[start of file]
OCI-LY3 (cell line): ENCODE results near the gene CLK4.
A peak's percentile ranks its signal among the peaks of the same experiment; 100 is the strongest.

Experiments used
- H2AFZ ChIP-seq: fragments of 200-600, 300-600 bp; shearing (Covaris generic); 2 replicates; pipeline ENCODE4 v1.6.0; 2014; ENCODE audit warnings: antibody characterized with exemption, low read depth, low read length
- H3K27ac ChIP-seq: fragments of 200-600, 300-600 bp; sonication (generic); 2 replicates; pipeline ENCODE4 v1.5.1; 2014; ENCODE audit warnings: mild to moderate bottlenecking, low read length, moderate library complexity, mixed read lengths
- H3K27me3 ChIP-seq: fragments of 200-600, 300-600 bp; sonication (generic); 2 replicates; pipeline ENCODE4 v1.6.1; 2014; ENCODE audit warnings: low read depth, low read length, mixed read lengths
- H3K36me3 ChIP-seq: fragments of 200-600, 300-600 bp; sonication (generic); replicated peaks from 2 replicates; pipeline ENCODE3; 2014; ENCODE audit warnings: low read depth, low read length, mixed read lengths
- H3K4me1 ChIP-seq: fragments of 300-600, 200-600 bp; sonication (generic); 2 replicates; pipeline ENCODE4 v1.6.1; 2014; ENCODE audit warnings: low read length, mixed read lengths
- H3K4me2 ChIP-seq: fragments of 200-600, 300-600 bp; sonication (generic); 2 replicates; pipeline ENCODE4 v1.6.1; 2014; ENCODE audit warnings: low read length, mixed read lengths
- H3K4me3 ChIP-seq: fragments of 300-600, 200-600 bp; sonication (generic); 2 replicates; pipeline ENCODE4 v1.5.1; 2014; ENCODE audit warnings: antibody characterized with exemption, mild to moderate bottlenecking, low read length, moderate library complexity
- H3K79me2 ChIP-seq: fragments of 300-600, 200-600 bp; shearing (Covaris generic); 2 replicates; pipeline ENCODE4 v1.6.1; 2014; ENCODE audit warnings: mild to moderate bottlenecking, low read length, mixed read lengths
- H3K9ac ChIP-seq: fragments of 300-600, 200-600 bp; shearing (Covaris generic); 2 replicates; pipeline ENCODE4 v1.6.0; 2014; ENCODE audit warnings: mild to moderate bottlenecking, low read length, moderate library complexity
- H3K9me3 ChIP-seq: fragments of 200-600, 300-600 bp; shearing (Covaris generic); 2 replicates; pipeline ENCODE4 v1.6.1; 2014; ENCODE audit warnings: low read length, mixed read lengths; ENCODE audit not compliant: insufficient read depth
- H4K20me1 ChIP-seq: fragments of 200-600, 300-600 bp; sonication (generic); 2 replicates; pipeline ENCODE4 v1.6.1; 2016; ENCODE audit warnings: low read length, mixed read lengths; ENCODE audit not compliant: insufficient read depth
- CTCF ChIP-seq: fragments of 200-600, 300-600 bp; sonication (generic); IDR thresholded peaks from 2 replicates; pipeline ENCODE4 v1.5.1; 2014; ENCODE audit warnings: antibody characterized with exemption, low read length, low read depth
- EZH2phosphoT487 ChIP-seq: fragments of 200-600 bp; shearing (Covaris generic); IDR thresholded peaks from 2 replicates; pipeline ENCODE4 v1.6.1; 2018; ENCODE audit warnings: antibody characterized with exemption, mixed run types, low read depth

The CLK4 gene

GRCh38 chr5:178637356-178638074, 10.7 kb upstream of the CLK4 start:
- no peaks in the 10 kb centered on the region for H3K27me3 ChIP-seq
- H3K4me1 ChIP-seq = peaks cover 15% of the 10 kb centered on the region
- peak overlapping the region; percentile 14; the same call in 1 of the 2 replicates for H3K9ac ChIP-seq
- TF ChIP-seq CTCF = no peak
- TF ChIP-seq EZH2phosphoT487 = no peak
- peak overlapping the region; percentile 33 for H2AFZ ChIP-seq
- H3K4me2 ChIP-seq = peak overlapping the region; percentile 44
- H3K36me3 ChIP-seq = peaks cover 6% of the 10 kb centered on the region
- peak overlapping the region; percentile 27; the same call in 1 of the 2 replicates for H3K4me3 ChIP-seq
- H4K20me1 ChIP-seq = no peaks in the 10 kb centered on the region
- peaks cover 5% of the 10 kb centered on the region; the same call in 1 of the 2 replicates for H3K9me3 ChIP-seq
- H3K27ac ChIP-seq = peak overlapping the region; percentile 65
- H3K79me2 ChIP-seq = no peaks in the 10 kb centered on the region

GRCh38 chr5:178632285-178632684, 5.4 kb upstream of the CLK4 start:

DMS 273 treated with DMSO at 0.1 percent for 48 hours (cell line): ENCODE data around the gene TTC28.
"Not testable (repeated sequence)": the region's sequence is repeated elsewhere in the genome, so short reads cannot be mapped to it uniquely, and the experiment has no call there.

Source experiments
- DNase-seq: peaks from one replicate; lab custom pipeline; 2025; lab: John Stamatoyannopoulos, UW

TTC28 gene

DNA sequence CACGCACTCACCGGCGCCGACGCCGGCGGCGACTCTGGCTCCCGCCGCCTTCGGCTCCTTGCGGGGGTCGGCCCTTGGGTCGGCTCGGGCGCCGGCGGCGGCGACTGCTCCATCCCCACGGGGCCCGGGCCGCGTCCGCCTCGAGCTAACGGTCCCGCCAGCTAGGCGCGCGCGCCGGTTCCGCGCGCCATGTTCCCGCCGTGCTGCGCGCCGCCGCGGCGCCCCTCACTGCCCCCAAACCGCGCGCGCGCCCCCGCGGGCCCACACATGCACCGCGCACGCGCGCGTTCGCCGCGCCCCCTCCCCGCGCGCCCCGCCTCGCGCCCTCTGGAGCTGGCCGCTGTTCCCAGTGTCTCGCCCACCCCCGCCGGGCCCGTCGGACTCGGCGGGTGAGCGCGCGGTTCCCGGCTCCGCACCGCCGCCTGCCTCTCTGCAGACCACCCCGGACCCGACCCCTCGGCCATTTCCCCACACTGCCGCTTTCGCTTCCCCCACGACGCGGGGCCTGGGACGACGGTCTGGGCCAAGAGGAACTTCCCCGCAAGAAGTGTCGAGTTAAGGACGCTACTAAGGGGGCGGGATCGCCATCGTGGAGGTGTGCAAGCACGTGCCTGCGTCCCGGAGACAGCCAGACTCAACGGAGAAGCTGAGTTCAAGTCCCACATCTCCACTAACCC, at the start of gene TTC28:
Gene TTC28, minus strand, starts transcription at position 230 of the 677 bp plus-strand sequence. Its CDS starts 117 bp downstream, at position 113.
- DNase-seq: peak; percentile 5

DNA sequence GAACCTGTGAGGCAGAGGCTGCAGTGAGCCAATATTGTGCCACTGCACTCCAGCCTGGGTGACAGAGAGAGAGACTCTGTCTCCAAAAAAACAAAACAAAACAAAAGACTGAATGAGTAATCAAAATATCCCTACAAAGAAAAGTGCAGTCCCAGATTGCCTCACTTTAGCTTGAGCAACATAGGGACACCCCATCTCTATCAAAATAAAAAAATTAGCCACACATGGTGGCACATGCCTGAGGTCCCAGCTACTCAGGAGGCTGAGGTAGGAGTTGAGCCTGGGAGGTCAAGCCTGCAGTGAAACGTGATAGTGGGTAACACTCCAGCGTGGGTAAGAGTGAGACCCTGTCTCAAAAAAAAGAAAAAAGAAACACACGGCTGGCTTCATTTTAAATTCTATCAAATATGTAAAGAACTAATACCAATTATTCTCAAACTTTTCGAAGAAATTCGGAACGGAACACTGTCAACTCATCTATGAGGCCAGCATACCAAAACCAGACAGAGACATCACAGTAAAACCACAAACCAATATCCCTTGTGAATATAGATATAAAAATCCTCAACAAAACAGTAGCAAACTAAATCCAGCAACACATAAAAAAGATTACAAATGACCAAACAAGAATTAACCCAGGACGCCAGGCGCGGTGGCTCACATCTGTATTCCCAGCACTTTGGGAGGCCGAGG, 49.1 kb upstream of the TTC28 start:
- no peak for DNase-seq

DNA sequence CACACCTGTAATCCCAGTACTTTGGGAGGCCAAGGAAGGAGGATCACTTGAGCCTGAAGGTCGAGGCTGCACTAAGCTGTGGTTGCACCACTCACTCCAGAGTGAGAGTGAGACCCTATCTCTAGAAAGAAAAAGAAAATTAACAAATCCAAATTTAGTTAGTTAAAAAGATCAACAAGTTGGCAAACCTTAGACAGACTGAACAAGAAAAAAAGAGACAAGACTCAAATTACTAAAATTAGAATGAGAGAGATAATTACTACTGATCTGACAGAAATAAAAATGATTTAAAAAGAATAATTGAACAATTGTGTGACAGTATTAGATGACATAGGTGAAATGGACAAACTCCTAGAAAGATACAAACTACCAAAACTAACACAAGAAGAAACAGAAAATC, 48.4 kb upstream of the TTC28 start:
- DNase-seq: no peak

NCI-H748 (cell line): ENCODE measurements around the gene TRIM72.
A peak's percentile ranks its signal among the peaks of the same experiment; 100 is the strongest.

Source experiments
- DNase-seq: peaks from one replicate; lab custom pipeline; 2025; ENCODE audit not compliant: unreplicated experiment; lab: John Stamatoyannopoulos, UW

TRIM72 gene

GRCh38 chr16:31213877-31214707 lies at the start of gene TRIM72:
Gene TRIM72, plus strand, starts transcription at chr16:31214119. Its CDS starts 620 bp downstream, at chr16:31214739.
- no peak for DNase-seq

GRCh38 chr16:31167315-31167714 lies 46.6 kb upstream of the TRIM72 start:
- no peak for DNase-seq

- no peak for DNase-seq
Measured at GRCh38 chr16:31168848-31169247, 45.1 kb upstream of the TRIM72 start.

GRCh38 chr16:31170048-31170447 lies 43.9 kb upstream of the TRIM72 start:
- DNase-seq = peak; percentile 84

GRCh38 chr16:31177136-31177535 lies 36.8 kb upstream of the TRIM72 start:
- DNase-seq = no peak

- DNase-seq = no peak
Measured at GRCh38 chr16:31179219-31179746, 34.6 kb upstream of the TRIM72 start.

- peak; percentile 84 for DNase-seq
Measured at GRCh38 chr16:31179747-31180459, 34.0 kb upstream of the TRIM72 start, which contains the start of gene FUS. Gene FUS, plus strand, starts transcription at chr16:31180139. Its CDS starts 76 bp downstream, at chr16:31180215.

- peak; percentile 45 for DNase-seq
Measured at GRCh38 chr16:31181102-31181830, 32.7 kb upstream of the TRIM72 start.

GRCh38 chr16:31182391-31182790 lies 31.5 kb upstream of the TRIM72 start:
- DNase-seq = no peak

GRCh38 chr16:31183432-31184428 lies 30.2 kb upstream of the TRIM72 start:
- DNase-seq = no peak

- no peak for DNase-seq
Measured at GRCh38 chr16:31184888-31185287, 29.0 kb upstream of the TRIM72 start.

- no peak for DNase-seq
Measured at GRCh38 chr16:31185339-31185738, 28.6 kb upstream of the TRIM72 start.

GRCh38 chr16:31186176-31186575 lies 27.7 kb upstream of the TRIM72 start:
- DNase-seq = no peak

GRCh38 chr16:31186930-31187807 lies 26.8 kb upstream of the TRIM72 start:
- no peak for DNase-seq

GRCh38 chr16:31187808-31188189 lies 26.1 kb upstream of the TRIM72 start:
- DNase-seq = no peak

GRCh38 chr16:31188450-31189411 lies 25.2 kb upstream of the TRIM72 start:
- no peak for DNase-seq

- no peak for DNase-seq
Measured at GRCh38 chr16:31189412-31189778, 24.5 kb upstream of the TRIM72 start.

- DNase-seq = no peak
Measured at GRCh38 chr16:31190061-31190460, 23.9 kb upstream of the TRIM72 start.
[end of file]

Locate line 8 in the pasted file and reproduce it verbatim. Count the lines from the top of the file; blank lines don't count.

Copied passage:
- H3K4me1 ChIP-seq: fragments of 300-600, 200-600 bp; sonication (generic); 2 replicates; pipeline ENCODE4 v1.6.1; 2014; ENCODE audit warnings: low read length, mixed read lengths